Orlean also eschews the obvious for less chartered seas, but she doesn’t have to look far. Tackling the obscure and the mundane, she makes accessible the anatomy of an American subculture, or holds a magnifying glass to our quotidian existence. “I have a kind of missionary zeal to tell my readers that the world is a more complex place than they ever thought” she says, “to make them curious about things they’d never ordinarily be curious about.” Read her profile on grocery stores, “All Mixed Up” or “The American Male at Age Ten”, and you’ll see Orlean has the chops to turn a freezer aisle into poetry.

As a writer, my curiosity is perpetually piqued. But with the final pitch deadline looming, I might need to put a cap on my inquisitive nature and hone in on atopic. Fish taxidermy, or tuna-carving, or a goth vaudeville show. How can I choose!? I can hardly pick a soup off a Thai menu. My mother used to say I was “as fickle as a pickle” when it came to picking out school clothes, and while this rhyming sobriquet makes no literal sense, I see what she means.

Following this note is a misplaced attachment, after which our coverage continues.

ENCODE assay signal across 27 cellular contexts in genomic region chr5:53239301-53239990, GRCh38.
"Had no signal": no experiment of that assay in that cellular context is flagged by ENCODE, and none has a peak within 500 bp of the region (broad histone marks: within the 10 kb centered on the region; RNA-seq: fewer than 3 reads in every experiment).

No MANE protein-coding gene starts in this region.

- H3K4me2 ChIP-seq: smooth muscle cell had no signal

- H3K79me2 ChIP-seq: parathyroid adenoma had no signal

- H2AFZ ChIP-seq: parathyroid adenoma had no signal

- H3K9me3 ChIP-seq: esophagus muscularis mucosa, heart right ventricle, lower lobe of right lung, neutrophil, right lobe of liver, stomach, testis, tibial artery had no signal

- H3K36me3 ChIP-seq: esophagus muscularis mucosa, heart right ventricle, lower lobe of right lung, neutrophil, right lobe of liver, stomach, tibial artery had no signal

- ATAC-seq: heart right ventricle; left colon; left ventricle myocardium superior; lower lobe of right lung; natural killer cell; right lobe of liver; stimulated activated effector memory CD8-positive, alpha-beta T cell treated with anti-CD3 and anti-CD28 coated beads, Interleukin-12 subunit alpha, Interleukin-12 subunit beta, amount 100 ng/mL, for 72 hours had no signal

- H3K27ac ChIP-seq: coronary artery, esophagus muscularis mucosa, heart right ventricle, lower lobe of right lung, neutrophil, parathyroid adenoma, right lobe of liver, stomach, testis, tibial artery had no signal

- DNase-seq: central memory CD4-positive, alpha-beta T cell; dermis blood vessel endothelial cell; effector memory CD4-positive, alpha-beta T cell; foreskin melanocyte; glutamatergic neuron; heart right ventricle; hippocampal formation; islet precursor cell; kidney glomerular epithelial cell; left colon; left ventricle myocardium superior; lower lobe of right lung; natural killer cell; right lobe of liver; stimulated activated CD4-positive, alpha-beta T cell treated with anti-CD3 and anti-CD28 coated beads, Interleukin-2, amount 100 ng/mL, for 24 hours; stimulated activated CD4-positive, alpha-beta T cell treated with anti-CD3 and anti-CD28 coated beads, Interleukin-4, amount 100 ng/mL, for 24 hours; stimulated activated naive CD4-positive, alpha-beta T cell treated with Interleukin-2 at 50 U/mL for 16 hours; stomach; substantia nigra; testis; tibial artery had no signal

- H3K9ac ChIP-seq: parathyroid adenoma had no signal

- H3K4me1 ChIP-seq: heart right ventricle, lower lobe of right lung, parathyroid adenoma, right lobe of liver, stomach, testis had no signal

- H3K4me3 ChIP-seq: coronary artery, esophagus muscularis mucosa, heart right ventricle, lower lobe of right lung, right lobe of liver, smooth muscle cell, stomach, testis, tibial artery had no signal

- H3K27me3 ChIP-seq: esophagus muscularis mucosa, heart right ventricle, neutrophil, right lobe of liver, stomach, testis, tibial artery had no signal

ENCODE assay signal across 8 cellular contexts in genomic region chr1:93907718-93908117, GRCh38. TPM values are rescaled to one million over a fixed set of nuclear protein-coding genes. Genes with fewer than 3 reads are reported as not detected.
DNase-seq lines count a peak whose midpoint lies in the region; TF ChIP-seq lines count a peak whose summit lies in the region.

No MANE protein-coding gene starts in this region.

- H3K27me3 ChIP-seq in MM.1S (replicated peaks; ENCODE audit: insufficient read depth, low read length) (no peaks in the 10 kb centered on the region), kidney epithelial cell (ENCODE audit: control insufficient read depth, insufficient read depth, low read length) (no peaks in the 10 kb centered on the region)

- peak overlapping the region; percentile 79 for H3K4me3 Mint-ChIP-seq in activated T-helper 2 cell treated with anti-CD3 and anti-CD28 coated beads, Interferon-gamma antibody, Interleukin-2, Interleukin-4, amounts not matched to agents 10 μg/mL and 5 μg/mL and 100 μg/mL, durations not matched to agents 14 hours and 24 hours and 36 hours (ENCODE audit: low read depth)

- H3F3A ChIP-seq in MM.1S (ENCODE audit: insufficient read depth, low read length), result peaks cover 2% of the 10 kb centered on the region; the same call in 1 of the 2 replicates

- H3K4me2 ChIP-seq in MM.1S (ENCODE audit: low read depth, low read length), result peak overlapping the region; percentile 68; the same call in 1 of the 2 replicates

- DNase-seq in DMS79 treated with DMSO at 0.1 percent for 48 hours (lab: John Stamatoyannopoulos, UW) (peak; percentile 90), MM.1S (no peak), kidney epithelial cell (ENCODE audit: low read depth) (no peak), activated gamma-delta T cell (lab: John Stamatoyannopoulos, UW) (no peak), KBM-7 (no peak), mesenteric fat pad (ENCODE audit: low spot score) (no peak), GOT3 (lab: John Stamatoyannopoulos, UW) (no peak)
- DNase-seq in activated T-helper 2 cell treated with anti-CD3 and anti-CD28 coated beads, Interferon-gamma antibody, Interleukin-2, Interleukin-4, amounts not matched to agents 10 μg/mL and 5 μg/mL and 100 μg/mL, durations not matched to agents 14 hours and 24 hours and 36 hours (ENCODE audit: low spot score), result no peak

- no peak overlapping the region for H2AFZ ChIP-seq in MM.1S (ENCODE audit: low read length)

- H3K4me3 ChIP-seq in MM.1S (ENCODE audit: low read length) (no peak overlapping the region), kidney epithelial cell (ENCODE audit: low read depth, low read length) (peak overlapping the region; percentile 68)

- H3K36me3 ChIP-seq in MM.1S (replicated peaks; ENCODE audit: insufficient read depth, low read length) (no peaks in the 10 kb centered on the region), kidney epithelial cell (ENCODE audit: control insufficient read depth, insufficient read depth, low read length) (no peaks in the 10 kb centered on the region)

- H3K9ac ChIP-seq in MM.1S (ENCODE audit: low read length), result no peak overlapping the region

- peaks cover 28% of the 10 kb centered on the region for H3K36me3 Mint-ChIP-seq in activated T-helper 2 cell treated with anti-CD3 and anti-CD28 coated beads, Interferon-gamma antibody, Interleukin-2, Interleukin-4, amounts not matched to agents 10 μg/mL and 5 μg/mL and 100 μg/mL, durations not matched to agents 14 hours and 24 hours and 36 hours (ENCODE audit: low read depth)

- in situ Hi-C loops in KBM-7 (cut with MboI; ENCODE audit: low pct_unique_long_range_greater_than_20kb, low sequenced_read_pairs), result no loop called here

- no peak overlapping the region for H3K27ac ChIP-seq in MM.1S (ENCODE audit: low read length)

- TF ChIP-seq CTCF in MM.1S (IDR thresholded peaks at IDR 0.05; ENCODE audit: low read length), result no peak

To help me with my search, my teacher Mira brought a stack of local newspapers into class. For a city the size and shape of a foot, there are more publications per square foot than I have ever seen, each with its own interesting angle. The Munjoy Hill Observer is running a contest to come up with a slogan for the Eastern Promenade. “For example” it says “Nike’s slogan is ‘Just Do It’”. In another pamphlet-sized newspaper for Casco Bay islands, the verso side lists the obituaries, and on the recto side, people who have recently found employment.

I aspire to one day make that list – an employed, full-time writer living in a cottage on the rocky shore of Peaks Island– but first, I have to learn how to tell a story

- Emma, writing